That sound you just heard was the sound of my jaw hitting the ground over the waste of time and resources in this cockamamie scheme:
As the District and its highly populated suburbs grapple with their expanding deer populations, Fairfax City is planning a new approach: tranquilize and capture all the female deer in the six-square-mile city, take them to a surgical table and sterilize them to keep them from reproducing. The entire process, from “darting” to release, takes about 90 minutes. If Fairfax City receives clearance from the state Department of Game and Inland Fisheries, officials said it will be the first jurisdiction in Virginia to try the sterilization approach.
The process begins with shooting female deer (does) with tranquilizer darts, which are equipped with tracking chips so the deer can be found after they are shot. DeNicola said it will be him, a graduate student and a veterinarian to handle the deer, with a police officer assisting with security. A tranquilized deer will then be taken to the Fairfax police headquarters sallyport, where a surgical table will be set up. DeNicola showed the council a slide show of how the deer are opened up, its ovaries removed, and then sewed back up. DeNicola said the deer typically come out of the anesthesia after about an hour, and after a short period to get its bearings, it is taken back to where it was found and released.
Supporters of the effort claim that the program is effectively “free” for the city, because the effort will be financed privately, police and the veterinarian will volunteer their time, etc., and the cost of transporting the deer and their makeshift surgical facility is minimal.
The simple fact of the matter that supporters of the program refuse to talk about is that sterilizing a small sub-population is a very temporary solution and a fiscal waste, regardless of who is picking up the costs.
Odocoileus virginianus has an average lifespan in the wild of less than five years. This means that even if 100% of does in the area are captured and their ovariectomies are successful, then this population will die out and be replaced by other does migrating in from areas around Fairfax City in no time at all. Arguments from supporters of this program claim that deer don’t “migrate.” In the context that deer don’t move hundreds or thousands of miles in a seasonal cycle they are correct, but they are being dishonest if they are suggesting that deer will not move from areas of high population densities to areas of low population densities, and rapidly. Deer can move at speeds in excess of 35 miles-per-hour, clear vertical obstacles of 6 feet with ease, and easily ford rivers and streams. This program will have to be continuous, just as hunting is, uses more resources, and returns nothing to the community.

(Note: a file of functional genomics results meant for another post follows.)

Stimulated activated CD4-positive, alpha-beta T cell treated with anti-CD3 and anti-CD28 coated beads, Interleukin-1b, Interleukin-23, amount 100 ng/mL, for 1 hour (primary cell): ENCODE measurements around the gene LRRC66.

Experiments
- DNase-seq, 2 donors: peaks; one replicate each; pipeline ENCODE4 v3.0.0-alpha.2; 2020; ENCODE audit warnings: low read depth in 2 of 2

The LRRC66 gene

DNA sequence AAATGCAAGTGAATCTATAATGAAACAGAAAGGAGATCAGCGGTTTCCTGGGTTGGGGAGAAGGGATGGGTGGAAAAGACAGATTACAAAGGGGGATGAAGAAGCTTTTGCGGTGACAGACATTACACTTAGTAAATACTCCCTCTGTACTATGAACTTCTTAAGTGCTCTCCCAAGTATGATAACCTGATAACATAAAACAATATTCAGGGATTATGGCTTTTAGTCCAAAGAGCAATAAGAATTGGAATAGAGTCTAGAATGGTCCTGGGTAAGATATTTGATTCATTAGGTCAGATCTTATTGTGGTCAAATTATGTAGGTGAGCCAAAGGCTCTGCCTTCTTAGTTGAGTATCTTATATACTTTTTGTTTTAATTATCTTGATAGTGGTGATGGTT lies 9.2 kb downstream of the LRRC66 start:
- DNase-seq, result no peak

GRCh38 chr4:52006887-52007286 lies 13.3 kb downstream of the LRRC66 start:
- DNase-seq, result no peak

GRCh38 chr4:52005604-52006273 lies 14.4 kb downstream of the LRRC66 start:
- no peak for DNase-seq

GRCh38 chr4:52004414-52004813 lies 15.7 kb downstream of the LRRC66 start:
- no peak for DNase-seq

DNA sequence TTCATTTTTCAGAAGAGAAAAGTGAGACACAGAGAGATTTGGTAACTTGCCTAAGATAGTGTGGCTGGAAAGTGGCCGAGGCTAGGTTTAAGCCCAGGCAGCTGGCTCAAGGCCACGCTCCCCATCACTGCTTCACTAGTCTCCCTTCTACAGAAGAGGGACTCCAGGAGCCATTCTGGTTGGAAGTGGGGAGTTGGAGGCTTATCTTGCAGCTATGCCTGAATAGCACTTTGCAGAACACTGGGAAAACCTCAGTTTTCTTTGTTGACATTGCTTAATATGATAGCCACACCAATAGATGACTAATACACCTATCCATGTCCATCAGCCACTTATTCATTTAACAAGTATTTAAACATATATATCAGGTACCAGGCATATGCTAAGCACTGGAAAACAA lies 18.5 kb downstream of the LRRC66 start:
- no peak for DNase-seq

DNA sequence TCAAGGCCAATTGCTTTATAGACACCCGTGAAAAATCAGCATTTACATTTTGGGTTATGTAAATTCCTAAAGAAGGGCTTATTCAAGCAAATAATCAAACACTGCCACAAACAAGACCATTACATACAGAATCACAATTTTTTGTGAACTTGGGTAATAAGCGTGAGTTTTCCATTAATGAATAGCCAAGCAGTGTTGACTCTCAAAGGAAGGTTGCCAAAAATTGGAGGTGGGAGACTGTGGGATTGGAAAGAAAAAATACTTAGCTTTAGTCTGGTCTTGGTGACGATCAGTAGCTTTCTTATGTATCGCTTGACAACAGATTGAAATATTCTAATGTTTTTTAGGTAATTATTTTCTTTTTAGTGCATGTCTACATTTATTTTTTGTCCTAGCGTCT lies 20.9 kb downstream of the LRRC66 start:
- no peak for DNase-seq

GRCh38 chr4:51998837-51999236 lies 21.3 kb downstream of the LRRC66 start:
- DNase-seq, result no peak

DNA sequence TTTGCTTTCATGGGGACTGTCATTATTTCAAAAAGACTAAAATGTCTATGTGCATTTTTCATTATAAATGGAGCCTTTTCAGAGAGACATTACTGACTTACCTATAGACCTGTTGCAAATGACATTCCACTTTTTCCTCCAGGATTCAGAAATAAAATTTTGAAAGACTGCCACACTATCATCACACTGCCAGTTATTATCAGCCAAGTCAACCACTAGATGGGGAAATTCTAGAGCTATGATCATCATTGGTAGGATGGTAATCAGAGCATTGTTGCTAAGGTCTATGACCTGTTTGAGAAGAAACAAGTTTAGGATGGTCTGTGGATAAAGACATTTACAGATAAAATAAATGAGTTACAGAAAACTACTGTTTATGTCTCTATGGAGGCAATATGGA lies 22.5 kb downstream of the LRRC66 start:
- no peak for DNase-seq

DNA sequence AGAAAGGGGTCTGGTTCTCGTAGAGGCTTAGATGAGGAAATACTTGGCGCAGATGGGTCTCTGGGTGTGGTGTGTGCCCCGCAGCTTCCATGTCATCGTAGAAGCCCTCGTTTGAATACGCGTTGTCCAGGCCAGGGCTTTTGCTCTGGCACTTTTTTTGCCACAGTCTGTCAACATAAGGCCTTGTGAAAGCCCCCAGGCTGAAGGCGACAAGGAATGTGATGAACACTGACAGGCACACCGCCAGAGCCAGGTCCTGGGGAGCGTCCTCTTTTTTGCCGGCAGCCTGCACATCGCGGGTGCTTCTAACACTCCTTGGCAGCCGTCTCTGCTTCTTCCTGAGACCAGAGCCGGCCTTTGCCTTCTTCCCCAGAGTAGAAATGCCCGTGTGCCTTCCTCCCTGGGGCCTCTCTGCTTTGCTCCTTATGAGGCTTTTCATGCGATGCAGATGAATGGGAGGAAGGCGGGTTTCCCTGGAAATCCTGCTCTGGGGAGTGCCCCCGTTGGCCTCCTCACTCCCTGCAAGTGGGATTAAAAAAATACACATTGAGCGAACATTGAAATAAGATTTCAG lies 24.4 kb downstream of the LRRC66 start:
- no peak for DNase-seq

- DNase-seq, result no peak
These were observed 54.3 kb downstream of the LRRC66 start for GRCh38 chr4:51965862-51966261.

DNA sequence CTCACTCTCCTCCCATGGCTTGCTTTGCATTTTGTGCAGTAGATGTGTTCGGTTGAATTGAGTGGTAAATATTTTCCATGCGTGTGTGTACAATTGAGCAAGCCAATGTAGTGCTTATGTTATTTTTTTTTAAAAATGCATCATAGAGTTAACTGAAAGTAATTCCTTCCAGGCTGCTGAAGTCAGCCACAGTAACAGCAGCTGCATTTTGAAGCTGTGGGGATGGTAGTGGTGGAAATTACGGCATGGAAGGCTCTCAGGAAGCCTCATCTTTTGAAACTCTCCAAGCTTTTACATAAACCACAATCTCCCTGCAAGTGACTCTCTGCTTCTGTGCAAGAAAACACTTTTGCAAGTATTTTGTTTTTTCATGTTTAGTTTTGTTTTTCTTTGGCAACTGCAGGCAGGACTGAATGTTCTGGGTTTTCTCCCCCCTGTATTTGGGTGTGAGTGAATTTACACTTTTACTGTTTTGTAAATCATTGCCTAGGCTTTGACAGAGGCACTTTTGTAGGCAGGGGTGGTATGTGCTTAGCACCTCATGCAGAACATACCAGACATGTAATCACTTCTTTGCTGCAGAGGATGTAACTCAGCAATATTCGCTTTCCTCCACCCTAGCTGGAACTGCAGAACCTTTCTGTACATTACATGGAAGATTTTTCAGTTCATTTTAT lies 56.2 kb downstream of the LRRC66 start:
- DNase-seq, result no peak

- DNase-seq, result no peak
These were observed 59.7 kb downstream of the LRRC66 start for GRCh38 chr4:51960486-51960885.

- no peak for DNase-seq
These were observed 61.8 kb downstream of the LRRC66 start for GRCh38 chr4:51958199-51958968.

Deer harvested in a more traditional manner by either amateur or professional hunters can be processed into meat to feed starving people. Virginia’s Hunters for the Hungry have a goal of supplying 370,000 pounds of lean, high-protein venison to help feed the fortunate humans this year, and has donated more than 20.9 million quarter-pound servings since 1991.
Which option uses less resources, and gives more back to the community?
The answer seems quite obvious to me, but then, I’ve always valued people more than shrubbery-eating pests.